Speaking in Absolutes and Demands

by Geof Lory

Several years ago I wrote a column titled "Why ask Why?" on the use and misuse of the word "why." The intent of a sentence can easily be undermined by this simple word, which elicits a defensive emotion when that may not have been what the speaker had in mind at all.

There are a few other words that not only elicit a negative response from others, but also reveal a little something about the position of the speaker. I'm talking about words that convey absolutes and demands.

Project teams face challenges on their way to being high performing teams. During the gelling process, often referred to as the storming-to-norming transition, relationships are tested before the social lubrication of trust is in place. The generous latitude that enables effective communication can easily turn on a single word, intentionally or unintentionally, and send the team sliding back to storming again.

During the storming stage it is not uncommon to witness behavior that is closed and protective. Storming is a vulnerable time for the team members. Although getting comfortable with vulnerability is exactly what is needed to move the team to the next stage, what is often demonstrated is exactly the opposite. Vulnerability is scary and uncomfortable but a requirement for building trust. (See Vulnerability-Based Trust).

When I first started working with teams, indications of this condition were not readily apparent until I started listening for the verbal signs of casual absolutes between team members that demonstrated closed positions. Careful interpretation separated the reassuring absolutes that build trust from the more convenient absolutes that seek to eliminate the uncomfortable grey areas. Since then, I deliberately look and listen for absolutes and demands and I instinctively assess the reality of these absolutes.

When my daughters were young, they spoke in absolutes. They would make comments like, "You are always golfing." "You never let us stay up late." "Everybody's mad at me." "Nobody cares what I think." This type of emotionally laden language is understandable in small children because their sense of time and breadth of perspective are limited. To a child, today is the same as all time and one person is the same as everyone. This limited perspective is a product of their lack of life experience, coupled with the belief that the world revolves around them. They are, in essence, in the forming and storming stages of their team called "family."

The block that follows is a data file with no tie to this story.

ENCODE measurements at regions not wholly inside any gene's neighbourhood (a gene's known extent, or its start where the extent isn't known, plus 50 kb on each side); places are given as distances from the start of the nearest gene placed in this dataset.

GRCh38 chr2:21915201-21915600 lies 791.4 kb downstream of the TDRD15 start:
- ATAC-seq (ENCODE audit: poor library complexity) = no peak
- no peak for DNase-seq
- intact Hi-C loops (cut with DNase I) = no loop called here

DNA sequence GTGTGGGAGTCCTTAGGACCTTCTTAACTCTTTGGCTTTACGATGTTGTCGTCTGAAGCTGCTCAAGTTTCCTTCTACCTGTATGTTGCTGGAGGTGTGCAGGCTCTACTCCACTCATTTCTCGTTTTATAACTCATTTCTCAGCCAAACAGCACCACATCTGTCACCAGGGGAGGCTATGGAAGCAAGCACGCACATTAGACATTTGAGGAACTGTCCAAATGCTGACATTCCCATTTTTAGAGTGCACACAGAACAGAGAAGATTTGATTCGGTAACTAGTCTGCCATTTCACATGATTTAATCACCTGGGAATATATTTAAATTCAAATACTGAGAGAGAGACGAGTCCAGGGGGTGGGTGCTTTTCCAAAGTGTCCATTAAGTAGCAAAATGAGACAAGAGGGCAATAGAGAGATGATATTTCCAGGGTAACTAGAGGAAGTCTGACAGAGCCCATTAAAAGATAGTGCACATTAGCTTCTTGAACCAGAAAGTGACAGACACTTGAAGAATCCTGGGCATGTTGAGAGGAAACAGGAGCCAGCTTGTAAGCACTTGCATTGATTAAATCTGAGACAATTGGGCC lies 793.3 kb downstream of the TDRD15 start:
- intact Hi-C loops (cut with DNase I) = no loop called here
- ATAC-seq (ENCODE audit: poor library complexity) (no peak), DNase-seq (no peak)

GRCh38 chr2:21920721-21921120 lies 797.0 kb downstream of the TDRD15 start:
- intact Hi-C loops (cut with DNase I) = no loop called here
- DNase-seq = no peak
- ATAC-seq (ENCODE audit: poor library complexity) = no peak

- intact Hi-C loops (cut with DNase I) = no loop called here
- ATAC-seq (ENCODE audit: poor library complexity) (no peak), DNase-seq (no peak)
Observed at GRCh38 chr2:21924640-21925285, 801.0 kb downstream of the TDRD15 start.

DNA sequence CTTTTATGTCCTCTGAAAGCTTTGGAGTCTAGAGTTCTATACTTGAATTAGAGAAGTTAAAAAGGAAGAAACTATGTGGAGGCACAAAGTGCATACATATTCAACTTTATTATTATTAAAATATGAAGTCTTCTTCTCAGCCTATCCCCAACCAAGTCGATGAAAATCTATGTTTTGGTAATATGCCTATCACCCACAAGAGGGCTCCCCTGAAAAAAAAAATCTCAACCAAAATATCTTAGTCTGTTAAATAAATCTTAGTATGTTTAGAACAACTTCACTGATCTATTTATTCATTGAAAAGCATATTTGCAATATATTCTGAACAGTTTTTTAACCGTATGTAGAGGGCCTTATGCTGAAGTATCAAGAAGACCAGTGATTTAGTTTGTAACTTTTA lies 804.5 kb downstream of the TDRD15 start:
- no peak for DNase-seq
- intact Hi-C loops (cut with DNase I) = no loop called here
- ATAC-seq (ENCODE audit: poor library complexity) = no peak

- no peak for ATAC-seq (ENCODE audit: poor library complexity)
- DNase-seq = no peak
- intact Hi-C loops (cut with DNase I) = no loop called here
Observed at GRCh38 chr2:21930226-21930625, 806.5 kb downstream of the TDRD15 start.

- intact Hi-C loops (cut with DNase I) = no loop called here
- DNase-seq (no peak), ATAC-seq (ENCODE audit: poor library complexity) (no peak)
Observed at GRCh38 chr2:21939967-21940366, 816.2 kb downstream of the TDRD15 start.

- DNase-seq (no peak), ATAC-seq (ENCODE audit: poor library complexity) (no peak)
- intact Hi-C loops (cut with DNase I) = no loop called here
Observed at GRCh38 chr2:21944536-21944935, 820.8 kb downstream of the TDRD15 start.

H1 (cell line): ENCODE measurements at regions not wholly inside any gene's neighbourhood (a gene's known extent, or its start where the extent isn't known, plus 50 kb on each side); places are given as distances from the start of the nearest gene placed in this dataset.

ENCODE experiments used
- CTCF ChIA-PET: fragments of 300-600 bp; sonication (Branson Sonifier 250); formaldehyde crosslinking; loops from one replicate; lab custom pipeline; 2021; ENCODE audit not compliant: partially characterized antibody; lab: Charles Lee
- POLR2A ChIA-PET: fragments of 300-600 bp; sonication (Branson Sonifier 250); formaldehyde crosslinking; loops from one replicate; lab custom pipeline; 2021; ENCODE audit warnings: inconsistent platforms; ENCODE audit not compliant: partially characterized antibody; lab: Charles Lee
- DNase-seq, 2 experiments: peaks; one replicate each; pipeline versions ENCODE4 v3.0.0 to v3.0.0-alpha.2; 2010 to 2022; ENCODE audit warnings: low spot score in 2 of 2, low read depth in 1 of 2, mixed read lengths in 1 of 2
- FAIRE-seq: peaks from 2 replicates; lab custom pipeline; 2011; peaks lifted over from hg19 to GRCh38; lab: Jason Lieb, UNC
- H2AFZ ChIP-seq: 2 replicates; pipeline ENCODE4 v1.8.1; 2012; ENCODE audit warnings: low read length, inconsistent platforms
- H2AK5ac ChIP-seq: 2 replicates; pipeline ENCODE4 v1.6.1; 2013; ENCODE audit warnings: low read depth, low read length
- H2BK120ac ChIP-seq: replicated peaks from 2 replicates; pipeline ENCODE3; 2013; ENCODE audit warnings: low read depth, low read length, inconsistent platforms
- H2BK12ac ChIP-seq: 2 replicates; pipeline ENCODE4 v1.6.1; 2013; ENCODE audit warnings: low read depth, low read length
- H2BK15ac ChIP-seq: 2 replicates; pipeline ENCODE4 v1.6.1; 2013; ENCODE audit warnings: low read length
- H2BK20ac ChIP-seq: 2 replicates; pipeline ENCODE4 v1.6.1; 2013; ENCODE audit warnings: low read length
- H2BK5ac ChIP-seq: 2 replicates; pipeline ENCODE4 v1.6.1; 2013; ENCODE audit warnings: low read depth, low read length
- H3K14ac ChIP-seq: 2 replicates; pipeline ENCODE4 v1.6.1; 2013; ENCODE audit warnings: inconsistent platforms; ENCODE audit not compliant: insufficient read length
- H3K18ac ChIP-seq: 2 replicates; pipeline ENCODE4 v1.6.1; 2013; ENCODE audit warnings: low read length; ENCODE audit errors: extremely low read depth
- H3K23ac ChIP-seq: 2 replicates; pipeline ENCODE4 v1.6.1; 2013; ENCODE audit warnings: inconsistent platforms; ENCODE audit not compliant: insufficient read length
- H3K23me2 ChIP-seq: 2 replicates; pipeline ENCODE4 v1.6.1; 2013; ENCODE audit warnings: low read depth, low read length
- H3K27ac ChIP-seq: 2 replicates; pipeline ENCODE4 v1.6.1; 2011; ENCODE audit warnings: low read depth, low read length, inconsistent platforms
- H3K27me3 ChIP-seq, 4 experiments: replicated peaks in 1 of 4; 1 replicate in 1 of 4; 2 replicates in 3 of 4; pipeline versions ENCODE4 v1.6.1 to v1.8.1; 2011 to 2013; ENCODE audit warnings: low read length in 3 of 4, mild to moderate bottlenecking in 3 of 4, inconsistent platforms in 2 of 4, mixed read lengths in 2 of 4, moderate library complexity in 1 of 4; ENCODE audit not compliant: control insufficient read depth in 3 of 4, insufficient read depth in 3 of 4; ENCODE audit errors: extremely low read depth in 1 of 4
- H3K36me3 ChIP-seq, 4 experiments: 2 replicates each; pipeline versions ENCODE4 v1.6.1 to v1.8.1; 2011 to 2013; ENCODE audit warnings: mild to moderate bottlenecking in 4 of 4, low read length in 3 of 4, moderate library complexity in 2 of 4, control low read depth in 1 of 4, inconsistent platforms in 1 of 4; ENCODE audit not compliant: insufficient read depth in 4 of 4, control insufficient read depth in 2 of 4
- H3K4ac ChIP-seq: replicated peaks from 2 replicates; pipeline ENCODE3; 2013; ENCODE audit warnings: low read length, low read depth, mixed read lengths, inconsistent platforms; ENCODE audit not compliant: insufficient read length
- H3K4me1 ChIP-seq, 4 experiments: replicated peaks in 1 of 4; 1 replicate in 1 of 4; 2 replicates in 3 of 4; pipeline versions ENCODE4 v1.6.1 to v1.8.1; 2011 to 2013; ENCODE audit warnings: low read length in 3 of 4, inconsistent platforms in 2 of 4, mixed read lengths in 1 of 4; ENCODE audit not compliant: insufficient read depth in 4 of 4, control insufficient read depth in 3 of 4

Demands are the twin brother of absolutes. How often do you find yourself looking at the things on your to-do list and commenting that you "need to" do this, you "have to" do that, and you "must" get the other thing done or "should" be doing that? If you are not saying it to yourself, are you saying it to your team members or family? Do you hear these words from those on your team? Demanding statements create a scenario of "what-if" in your head or between you and the other person. "What if I don't get it done, what if I don't get there in time to get the kids, what if this, what if that." This is when the vulnerability starts to feel uncomfortable.

It is a common human trait to want to see things in black and white, without the uncomfortable gray space of uncertainty. Speaking in demands reinforces this absolute mindset, solidifying personal assumptions and the sense of a lack of choice. When demands are combined with absolutes, it turns into control talk, usually indicating a victim (self-talk) or persecutor position. Absolutes and demands are all black and white, externally imposed, leaving no gray area for choice or the truly infinite possibilities.

During the challenges of developing team relationships, it is easy to fall into the black and white position of absolutes and demands. When these words become part of the daily team vocabulary, the energy of the team begins to shut down. Boundaries are set up as the box closes and begins to shrink. Victim and persecutor talk is unaccountable talk. When there is no choice and your situation is externally controlled, it is easy to abdicate responsibility. You are the victim and your destiny is out of your hands. Who would accept responsibility for something they have no control over and didn't choose? Without responsibility, it will be difficult for teams to achieve their high performing potential.